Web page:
Ledecky sha ers record to give US first Rio gold

The Myanmar Times - - Olympics -

“PURE hap­pi­ness” ra­di­ated from Katie Ledecky as the 19-year-old US freestyle phe­nom gazed at the score­board and con­tem­plated her lat­est feat: a 400m Olympic gold in worl­drecord time.

Ledecky, tar­get­ing a rare 200m, 400m and 800m Olympic freestyle tre­ble – surged to the wall in 3min 56.46 sec­onds, smash­ing her own world record of 3:58.37 set in the Gold Coast, Queens­land in 2014.

“To see 3:56 feels re­ally good,” said Ledecky, who now owns the six fastest times ever in the event, and is one of only two women even to break four min­utes.

Italy’s Fed­er­ica Pel­le­grini did it twice, in the era of the now-banned su­per­suits.

Ledecky, who has con­tin­ued to rise since her sur­prise win in the 800m freestyle as a 15-year-old at the Lon­don 2012 Games, has now bro­ken 12 world records.

On Sun­day, she cov­ered the last 50m in a blaz­ing 28.92sec, leav­ing Jazz Car­lin of Great Bri­tain to col­lect sil­ver in 4:01.23 – 4.77 sec­onds adrift. Amer­i­can Leah Smith took bronze with 4:01.92.

“I just let it all out,” said Ledecky, who came within a whisker of the world mark in the af­ter­noon heats, clock­ing 3:58.71 – the sec­ond-fastest ever un­til her gold medal swim.

“It felt pretty iden­ti­cal to this morn­ing, with a lit­tle more pop on the back half,” she said. “It just felt great.”

Smith, who was thrilled to fin­ish less than two sec­onds be­hind Ledecky in the 400m free at the US tri­als, said she knew Ledecky was primed for some­thing big.

“I’ve been train­ing with her for the past month,” Smith said. “So I knew it was com­ing. It was only a mat­ter of how fast she was go­ing to go.”

Ledecky also com­peted in the 200m free last night, but re­sults were not avail­able at press time. She’ll try to fin­ish out the de­mand­ing tre­ble with the 800m free on Au­gust 12.

She could be­come the first woman since Deb­bie Meyer in Mex­ico City in 1968 to sweep the 200m, 400m and 800m free at the Games, and will be a con­tender with the US team in the 4x200m free.

If Ledecky wins her re­main­ing events, she’ll be­come just the third US woman to win four gold medals in a sin­gle Olympics, af­ter Amy Van Dyken in 1996 and Missy Franklin in 2012.

Ledecky also an­chored the 4x100 free team that set a US record and earned sil­ver be­hind Aus­tralia on Au­gust 6. – AT his fifth, and sup­pos­edly fi­nal Olympics, Michael Phelps fi­nally let his guard down, sob­bing along with his team­mates af­ter col­lect­ing his 19th gold medal by help­ing the United States win the men’s 4x100m freestyle re­lay in Rio.

With his in­fant son Boomer and fi­ancee Ni­cole Johnson watch­ing from the stands, Phelps, the great­est Olympian of all time, be­gan to weep af­ter two of his team­mates, Ryan Held and Caeleb Dres­sel, started to bawl.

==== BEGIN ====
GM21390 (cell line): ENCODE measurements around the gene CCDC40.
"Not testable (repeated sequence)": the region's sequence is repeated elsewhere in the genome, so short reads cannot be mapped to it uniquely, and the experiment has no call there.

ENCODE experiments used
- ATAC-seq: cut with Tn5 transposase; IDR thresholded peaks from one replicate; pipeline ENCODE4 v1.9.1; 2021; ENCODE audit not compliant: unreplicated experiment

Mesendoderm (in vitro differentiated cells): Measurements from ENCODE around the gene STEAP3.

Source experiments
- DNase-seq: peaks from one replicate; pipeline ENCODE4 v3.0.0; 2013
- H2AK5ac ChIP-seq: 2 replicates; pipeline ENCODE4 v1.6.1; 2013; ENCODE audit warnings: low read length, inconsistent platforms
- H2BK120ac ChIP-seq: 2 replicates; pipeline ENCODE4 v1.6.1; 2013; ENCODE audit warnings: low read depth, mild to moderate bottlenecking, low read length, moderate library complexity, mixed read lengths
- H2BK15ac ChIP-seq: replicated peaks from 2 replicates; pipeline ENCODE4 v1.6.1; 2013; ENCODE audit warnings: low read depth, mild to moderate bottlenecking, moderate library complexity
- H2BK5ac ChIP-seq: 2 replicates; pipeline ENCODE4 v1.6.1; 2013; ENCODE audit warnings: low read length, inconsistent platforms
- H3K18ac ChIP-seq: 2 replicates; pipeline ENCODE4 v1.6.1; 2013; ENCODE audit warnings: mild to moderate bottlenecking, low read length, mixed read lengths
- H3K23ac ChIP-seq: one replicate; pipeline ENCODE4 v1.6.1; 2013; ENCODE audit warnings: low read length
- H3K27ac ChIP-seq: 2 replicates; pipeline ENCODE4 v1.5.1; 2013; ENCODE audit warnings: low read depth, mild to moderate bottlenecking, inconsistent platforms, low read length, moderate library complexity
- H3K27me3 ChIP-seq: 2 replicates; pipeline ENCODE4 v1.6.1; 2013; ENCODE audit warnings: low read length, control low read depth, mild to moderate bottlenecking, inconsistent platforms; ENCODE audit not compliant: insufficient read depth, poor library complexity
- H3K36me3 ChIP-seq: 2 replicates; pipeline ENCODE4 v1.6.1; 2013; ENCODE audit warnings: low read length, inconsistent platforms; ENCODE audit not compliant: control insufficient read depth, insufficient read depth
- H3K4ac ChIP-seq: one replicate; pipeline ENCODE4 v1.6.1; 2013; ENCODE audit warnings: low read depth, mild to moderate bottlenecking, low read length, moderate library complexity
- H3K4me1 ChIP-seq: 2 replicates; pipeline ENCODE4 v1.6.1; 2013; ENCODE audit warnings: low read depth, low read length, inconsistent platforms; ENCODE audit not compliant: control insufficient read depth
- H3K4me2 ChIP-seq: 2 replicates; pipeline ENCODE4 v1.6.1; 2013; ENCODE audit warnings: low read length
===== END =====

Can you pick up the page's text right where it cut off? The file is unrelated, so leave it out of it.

“They were mak­ing us cry,” Phelps said. “The younger guys started cry­ing, I started cry­ing.”

Al­ready far-and-away the most dec­o­rated Olympian of all time, the 31-year-old Phelps showed that he had lost none of his speed or killer in­stincts af­ter com­ing out of a brief re­tire­ment to pro­vide Team USA with its first win in the event since Beijing, nar­rowly hold­ing off France and Aus­tralia.

“It was crazy. I was stand­ing on the block while Caeleb was com­ing in and I hon­estly thought my heart was go­ing to ex­plode out of my chest,” said Phelps, who clocked 47.12 sec­onds on the sec­ond leg to give the US swim­mers a lead they never re­lin­quished.

“Hav­ing the amount of ex­cite­ment, cheer­ing that was in the stands tonight dur­ing that race – I don’t know if I’ve heard any­thing like it,” Phelps said.

“We wanted that race back so badly,” he added. “My last 400 free re­lay ever – it feels damn good to get a win.”

Nathan Adrian, the 100m in­di­vid­ual win­ner in Lon­don four years ago, swam the an­chor leg in a siz­zling 46.97, the fastest split of the race, to earn his fourth ca­reer gold medal over three Olympics.

“I love a lit­tle emo­tion, I had to fight back some tears my­self. That’s the one you grow up as a kid, a young swim­mer dream­ing about it,” Adrian said.

Win­ning the re­lay had be­come a mat­ter of na­tional pride for the Amer­i­cans af­ter they were beaten in Lon­don in 2012, and failed to make the fi­nal at last year’s world cham­pi­onships in Rus­sia.

‘I hon­estly thought my heart was go­ing to ex­plode out of my chest.’

US Olympic swim­mer

Michael Phelps

Noth­ing was left to chance, with the team even call­ing in four-time NBA cham­pion Tony Parker to talk with the swim­mers dur­ing one of their fi­nal train­ing camps.

“We ac­tu­ally had Tony Parker come in … when we were in train­ing camp, and he says it best: The sec­ond cham­pi­onship is the one that’s the hard­est and the one you ap­pre­ci­ate the most.”

Photo: AFP

USA’s Katie Ledecky (cen­tre) poses on the podium with sil­ver medal­list Jazz Car­lin of the United King­dom (right) and bronze medal­list Leah Smith of the USA af­ter the women’s 400m freestyle fi­nal on Au­gust 7.

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